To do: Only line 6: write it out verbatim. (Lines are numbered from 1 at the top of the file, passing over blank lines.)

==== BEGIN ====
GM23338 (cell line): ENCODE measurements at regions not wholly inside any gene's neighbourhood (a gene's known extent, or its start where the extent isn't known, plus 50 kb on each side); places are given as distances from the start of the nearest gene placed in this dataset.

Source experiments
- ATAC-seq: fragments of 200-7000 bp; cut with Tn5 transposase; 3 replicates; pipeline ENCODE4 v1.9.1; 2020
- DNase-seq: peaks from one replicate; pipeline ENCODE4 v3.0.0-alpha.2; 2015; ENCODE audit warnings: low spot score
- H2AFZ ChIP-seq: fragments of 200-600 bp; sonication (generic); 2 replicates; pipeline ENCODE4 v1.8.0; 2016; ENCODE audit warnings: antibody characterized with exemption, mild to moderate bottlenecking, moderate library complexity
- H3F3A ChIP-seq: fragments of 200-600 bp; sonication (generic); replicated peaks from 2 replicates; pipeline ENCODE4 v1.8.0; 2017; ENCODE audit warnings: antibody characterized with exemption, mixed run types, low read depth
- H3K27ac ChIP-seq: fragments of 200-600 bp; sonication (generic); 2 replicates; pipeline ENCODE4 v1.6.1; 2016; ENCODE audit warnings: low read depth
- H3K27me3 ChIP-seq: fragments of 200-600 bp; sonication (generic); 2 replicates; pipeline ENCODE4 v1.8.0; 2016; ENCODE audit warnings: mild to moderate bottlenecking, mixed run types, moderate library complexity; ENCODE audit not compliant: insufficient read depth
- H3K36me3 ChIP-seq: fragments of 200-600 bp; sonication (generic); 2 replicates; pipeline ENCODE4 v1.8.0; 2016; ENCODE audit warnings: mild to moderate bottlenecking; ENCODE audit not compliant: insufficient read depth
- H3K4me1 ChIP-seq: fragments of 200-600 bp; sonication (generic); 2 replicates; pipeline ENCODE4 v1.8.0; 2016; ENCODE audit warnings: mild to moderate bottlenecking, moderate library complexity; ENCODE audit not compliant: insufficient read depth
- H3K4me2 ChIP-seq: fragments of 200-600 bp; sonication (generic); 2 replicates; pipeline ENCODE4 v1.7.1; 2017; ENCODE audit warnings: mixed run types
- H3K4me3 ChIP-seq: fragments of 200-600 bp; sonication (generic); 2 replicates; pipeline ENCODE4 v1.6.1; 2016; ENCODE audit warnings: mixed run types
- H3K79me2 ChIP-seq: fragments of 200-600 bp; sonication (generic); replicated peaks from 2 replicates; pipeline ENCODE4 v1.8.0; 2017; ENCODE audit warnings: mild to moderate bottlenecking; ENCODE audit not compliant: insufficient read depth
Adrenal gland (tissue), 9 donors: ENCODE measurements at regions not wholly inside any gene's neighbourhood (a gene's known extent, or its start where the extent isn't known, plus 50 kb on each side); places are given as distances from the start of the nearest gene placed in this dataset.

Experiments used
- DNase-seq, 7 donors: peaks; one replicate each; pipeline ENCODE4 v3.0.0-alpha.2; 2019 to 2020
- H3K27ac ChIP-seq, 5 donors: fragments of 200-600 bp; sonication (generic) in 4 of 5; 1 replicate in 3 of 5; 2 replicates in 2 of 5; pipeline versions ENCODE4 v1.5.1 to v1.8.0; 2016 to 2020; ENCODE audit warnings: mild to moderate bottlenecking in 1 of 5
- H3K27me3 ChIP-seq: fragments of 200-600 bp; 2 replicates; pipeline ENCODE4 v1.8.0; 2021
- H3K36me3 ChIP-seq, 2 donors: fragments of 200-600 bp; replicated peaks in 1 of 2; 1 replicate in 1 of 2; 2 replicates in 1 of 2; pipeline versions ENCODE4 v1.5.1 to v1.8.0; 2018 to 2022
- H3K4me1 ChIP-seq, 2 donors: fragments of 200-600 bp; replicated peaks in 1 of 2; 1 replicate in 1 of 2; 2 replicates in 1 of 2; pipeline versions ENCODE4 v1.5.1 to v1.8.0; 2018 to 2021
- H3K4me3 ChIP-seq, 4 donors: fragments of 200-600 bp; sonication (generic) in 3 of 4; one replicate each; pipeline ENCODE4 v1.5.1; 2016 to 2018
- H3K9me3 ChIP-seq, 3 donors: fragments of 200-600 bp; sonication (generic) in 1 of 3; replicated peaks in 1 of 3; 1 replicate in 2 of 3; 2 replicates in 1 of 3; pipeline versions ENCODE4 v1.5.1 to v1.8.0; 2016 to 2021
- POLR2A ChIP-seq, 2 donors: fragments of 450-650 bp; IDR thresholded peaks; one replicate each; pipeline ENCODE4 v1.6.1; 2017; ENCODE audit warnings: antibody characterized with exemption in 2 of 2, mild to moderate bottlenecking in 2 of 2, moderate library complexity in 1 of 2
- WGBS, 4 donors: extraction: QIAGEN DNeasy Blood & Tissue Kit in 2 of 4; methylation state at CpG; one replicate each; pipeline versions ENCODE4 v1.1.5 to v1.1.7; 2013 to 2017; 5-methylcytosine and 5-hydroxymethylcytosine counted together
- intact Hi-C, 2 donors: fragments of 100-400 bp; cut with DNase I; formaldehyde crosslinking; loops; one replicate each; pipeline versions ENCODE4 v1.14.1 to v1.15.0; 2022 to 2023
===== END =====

- H3F3A ChIP-seq: fragments of 200-600 bp; sonication (generic); replicated peaks from 2 replicates; pipeline ENCODE4 v1.8.0; 2017; ENCODE audit warnings: antibody characterized with exemption, mixed run types, low read depth